Karl Turner: On a point of order, Mr Speaker. In an earlier intervention on my right hon. Friend the Member for East Ham (Stephen Timms), I forgot to mention an indirect interest: my wife sits as a tribunal judge. I apologise to you, Mr Speaker, and the House.
Karl Turner: My right hon. Friend clearly knows something about the new regulations, and I do, too. The reality is that those with psychological illness cannot now qualify for enhanced mobility payments because activity 11e attracts only a maximum of 10 points. Twelve points are needed to allow mobility payments, so this is clearly a cut and the Government should just fess up.
Karl Turner: To ask the Secretary of State for Business, Energy and Industrial Strategy, whether his Department or its predecessors have conducted an assessment of the effectiveness of training standards developed by the Global Wind Organisation for employees in the UK offshore wind industry.
Karl Turner: To ask the Secretary of State for Business, Energy and Industrial Strategy, what steps he is taking to promote the transfer of employment and skills between different sectors of the offshore energy industry.
Karl Turner: As one of three Members who represent the current city of culture, I congratulate my hon. Friend on securing the debate and wish her and her city very well. There is something to say about legacy. In our few short months as the city of culture, we have already seen that things are changing; there is a spring in the air, people are happy and money is being spent. Investment is coming into the...
Karl Turner: Give way!
Karl Turner: Yesterday, I had the privilege of meeting the school council of Ings Primary School in my constituency. Young Charlie White, 10 years of age, raised the issue of the WASPI women after seeing them protesting outside the Palace. He asked me why the Chancellor had completely ignored them in his Budget and asked me to raise that at the earliest opportunity. On behalf of Charlie White, can we...
Karl Turner: To ask the Secretary of State for the Home Department, what steps she is taking to ensure that fire and rescue services' flood response is adequately funded.
Karl Turner: To ask the Attorney General, what the average call (a) answer time and (b) length was for CPS Direct in each year since 2012.
Karl Turner: Will the Minister commit to meeting a group of cross-party MPs, along with the RMT representatives, very soon to see what progress he has made following this debate?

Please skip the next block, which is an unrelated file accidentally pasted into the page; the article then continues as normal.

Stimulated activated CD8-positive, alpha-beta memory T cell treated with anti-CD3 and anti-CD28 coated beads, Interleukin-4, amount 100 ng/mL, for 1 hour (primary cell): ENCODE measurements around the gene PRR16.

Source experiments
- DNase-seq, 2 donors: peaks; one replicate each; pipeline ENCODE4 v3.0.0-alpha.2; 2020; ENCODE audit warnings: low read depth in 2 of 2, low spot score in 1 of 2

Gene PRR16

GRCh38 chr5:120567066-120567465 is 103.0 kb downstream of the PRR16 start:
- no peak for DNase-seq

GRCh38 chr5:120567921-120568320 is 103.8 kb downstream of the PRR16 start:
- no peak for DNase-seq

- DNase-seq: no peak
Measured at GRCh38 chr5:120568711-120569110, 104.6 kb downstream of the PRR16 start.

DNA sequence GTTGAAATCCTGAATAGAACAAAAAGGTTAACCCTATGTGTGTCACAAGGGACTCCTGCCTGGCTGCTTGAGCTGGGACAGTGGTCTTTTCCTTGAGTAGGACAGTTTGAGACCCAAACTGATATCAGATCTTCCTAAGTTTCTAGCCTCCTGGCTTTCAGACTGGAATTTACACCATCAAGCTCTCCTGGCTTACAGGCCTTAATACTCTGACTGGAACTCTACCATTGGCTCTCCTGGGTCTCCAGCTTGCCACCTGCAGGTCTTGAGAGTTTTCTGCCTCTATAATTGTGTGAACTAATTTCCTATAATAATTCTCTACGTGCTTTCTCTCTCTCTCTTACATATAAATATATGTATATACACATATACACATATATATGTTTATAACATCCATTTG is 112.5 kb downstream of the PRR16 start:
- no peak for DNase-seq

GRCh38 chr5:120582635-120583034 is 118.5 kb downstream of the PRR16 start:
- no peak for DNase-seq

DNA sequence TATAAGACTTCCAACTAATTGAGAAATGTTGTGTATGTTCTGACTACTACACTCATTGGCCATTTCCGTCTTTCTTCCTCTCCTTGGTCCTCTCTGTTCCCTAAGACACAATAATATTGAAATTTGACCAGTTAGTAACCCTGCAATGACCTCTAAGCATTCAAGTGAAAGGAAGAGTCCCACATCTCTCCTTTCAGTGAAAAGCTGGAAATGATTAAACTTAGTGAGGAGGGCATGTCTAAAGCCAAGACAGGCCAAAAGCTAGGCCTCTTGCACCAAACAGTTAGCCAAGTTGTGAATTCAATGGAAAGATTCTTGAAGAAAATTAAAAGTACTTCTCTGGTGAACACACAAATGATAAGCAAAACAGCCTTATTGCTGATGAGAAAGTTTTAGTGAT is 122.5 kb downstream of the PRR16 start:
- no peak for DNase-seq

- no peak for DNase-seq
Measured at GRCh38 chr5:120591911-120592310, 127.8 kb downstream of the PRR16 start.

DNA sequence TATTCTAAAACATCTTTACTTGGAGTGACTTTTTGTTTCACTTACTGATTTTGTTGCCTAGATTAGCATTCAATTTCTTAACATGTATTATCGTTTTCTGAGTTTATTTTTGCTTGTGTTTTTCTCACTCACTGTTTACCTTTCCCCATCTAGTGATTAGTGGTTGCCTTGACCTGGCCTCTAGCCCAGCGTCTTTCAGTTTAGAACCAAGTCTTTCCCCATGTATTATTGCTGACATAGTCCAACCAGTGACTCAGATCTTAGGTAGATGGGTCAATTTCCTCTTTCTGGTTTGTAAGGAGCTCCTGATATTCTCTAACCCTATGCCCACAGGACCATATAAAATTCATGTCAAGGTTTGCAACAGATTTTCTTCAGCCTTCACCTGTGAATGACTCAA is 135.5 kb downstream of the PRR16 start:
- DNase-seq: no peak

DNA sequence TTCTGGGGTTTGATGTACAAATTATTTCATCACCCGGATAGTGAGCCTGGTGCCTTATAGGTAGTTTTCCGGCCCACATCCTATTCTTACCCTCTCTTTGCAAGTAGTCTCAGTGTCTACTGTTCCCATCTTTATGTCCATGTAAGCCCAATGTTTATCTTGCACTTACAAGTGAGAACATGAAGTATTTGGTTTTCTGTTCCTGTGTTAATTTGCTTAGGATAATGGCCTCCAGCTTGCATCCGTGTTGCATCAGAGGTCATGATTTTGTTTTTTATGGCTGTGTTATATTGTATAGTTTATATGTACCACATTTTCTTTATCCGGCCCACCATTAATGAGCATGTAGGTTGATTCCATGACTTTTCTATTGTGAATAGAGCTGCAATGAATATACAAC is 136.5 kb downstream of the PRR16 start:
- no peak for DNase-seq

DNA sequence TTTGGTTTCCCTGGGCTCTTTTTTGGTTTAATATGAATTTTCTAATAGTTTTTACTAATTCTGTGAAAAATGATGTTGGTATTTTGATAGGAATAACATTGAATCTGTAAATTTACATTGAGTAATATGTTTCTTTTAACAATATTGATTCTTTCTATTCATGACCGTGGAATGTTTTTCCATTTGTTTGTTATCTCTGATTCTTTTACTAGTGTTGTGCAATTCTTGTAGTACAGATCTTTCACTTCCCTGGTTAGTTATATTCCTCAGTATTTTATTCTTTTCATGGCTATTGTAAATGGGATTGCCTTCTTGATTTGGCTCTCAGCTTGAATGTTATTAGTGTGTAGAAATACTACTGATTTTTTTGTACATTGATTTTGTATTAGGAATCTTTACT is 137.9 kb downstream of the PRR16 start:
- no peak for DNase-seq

Karl Turner: I think the right hon. Gentleman is right about the officers being trained under the scheme—15, I think—but only one rating is required to be trained under the deal, and that does not happen either.
Karl Turner: I am grateful to the Solicitor General for what he has said, but I am disappointed that he has not been prepared to admit that everything is not entirely rosy in the garden at the CPS. He describes a scenario in which senior people in the CPS in his own area, who indeed instructed him—
Karl Turner: It is all very good when it works, but people are reporting to me that, sadly, it does not work and often goes wrong—very badly wrong. Cases are vacated as a result of the very thing the Solicitor General mentions.
Karl Turner: Of self-represented clients—litigants in person.
Karl Turner: Will the hon. Gentleman give way?
Karl Turner: I am surprised to hear that the hon. Gentleman did not intend to speak. I received an email that said he intended to do so.
Karl Turner: I did not say it is.
Karl Turner: Does the hon. Gentleman think that those “systematic failings”, as he puts it, are getting better because the CPS is experiencing a £185 million a year cut to its funds?
Karl Turner: I beg to move, That this House has considered the funding of the Crown Prosecution Service. It is always a pleasure to serve under your chairmanship, Mr Hanson. Before I begin, I must declare my interests. I am a member of Wilberforce barristers’ chambers in Hull, but am not currently practising. My wife is a criminal duty solicitor with Williamsons Solicitors in Hull, and she is also a...
Karl Turner: I will read out a whole load of stats and talk about what is happening in the profession in the real world—about what lawyers and solicitors from the defence, and barristers who prosecute and defend, are saying is really happening. The hon. Gentleman wants to pretend that everything in the garden is rosy. Good luck to him, but I have to disagree. I know what is happening, not least...